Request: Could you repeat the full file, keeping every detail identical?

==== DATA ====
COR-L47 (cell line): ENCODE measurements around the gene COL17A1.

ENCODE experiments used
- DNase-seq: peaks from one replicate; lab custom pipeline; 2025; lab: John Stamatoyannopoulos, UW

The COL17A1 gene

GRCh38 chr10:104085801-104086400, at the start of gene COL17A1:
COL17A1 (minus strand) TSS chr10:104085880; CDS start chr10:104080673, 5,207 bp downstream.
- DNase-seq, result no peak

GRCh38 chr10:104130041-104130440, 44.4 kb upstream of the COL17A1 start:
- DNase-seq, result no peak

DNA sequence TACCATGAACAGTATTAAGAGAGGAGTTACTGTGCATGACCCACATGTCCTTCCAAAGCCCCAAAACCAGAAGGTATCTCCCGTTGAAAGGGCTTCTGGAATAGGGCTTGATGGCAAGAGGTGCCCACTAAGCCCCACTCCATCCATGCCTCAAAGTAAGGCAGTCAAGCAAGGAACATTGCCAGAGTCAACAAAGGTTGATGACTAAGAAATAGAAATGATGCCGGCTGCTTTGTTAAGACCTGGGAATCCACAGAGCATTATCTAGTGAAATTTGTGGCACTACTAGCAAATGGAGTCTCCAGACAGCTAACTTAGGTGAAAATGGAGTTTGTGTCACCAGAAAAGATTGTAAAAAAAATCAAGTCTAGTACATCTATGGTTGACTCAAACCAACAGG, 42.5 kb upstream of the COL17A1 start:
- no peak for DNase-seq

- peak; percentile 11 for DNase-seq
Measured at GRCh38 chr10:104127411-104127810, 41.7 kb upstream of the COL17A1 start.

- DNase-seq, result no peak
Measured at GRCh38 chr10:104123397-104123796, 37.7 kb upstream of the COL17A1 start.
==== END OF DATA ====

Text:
COR-L47 (cell line): ENCODE measurements around the gene COL17A1.

ENCODE experiments used
- DNase-seq: peaks from one replicate; lab custom pipeline; 2025; lab: John Stamatoyannopoulos, UW

The COL17A1 gene

GRCh38 chr10:104085801-104086400, at the start of gene COL17A1:
COL17A1 (minus strand) TSS chr10:104085880; CDS start chr10:104080673, 5,207 bp downstream.
- DNase-seq, result no peak

GRCh38 chr10:104130041-104130440, 44.4 kb upstream of the COL17A1 start:
- DNase-seq, result no peak

DNA sequence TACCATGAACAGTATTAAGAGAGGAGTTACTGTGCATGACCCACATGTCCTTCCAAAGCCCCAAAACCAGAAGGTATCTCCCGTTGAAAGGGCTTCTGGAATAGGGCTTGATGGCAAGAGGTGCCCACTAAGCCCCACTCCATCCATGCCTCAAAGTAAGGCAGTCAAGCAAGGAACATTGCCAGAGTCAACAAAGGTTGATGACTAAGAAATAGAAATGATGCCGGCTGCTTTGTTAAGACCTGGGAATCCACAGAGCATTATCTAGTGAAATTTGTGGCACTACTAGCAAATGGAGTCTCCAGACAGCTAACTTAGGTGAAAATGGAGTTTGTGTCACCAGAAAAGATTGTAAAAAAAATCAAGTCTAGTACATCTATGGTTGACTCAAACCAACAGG, 42.5 kb upstream of the COL17A1 start:
- no peak for DNase-seq

- peak; percentile 11 for DNase-seq
Measured at GRCh38 chr10:104127411-104127810, 41.7 kb upstream of the COL17A1 start.

- DNase-seq, result no peak
Measured at GRCh38 chr10:104123397-104123796, 37.7 kb upstream of the COL17A1 start.